His regiment was part of the force which occupied Richmond after the surrender of that city and he settled there when he was mustered out.  He was intensely unpopular among the people because of the circumstances in which he arrived there, but his engaging manners and straightforward conduct and the fact that he identified himself thoroughly with local interests gained for him by degrees not only social recognition but political strength. He was elected President of the City Council of Richmond as a Conservative – the old Whigs there having not yet learned to call themselves “Democrats.”  He was also the Conservative nominee for Congress in his district, but was defeated by a Republican.

He was made Colonel of the First Regiment of Virginia Militia organized after the war, and did much to develop and improve the military service of the State.  He owned for several years successfully operated a slate quarry in Buckingham County, Virginia, but the enterprise finally failed, and he went to Washington.  There he renewed his interest in military affairs, and was made General of the Militia of the District of Columbia.  In Washington he was employed as agent for the Hotchkiss Gun and was efficient and successful.

His wife was Miss Godwin of Richmond, and Bettina Girard, the actress, his daughter, was born in that city.

There was little doubt that the General’s illness was made worse and his death hastened by the troubles of his daughter and the strain involved in the reconciliation between her and her parents, which took place after their arrival from Europe.  On Wednesday, Mrs. Ordway called on her daughter in Bellevue Hospital, taking with her the sick woman’s child.  There the reconciliation took place after years of separation. Mrs. Ordway had her daughter taken to a private sanitarium.  General Ordway could not go to the hospital with his wife.  He agreed, however, to his wife’s plans for the return of the prodigal, and a reunion of the family in Washington was arranged.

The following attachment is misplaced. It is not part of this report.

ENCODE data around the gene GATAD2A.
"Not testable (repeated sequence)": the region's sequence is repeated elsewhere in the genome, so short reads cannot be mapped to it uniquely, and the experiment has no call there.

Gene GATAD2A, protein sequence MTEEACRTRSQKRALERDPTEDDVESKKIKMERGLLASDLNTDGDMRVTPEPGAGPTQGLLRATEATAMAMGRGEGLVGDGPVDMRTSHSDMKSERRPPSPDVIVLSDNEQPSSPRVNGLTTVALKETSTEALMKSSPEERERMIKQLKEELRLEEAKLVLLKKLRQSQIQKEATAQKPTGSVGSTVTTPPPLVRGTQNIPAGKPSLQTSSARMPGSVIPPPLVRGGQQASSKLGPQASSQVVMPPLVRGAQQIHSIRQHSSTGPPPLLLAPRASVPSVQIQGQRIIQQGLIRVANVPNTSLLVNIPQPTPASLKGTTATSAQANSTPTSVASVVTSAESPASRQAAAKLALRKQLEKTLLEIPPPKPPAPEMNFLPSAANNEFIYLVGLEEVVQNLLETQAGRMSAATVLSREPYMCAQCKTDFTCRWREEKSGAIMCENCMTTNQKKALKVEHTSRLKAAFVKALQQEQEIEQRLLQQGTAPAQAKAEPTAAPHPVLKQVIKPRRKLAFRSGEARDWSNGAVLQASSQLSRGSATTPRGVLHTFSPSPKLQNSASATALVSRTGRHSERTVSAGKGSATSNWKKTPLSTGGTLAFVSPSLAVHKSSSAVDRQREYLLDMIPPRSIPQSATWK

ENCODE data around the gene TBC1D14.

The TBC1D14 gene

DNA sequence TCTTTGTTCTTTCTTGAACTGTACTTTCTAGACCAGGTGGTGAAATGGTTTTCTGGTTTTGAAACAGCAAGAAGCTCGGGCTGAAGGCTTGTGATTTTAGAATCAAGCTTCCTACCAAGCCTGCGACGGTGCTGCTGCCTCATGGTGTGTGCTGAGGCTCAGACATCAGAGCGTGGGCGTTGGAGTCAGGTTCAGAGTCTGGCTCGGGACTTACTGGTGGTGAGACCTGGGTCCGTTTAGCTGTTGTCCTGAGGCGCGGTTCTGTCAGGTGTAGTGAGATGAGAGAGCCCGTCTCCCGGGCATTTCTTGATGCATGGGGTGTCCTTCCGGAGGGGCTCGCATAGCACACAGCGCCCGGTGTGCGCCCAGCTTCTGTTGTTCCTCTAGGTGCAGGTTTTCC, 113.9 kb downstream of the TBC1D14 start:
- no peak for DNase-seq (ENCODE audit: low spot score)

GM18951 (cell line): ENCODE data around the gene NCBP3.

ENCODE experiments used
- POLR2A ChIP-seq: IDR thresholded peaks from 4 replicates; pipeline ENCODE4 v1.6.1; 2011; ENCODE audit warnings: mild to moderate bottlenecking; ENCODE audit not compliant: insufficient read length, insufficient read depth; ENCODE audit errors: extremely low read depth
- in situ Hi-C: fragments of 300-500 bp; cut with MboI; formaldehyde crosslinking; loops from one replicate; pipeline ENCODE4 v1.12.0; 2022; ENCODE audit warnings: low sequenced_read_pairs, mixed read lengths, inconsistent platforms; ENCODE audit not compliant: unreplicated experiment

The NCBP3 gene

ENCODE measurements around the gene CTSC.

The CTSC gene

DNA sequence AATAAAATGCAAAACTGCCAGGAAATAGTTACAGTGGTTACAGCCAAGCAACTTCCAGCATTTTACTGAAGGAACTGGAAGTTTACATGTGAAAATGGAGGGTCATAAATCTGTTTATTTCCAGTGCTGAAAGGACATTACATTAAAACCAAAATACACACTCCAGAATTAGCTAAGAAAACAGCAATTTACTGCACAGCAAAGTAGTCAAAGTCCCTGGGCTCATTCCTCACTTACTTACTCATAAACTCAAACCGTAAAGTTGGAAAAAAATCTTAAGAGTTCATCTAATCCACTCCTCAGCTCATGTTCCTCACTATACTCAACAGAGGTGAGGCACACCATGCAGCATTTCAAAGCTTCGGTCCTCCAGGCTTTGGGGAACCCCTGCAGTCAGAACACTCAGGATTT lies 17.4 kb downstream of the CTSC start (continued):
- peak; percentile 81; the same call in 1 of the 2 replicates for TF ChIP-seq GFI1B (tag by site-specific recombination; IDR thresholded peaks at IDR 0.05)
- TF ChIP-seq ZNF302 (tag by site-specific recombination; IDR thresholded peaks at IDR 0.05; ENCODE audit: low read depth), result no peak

Bettina’s escapades and her constantly downward course have brought great affliction to her family.  She was married to Arthur Padelford, of the well-known Maryland family of that name, and they had one child.  Her name became unpleasantly connected with that of Carl Streitman, the singer, and divorce followed.  She went on the comic opera stage and then there came her marriage to a man named Gerard, her agreement to drop the name of Pedelford for $50,000 in cash, a divorce from Gerard, marriage for Jack Raffael, a tenor, divorce again and marriage to John Harrison Wolff, an actor.  After him came William Beach, another actor, and then Phillip Schuyler became her husband.  General Ordway offered to give her $1,000 annually if she would leave the country and she went to London.  She sank rapidly lower until she reached Bellevue Hospital and the private sanitarium.

DATE OF DEATH: 11/20/1897

DATE OF DEATH: 04/29/1928



Courtesy of the Library of Congress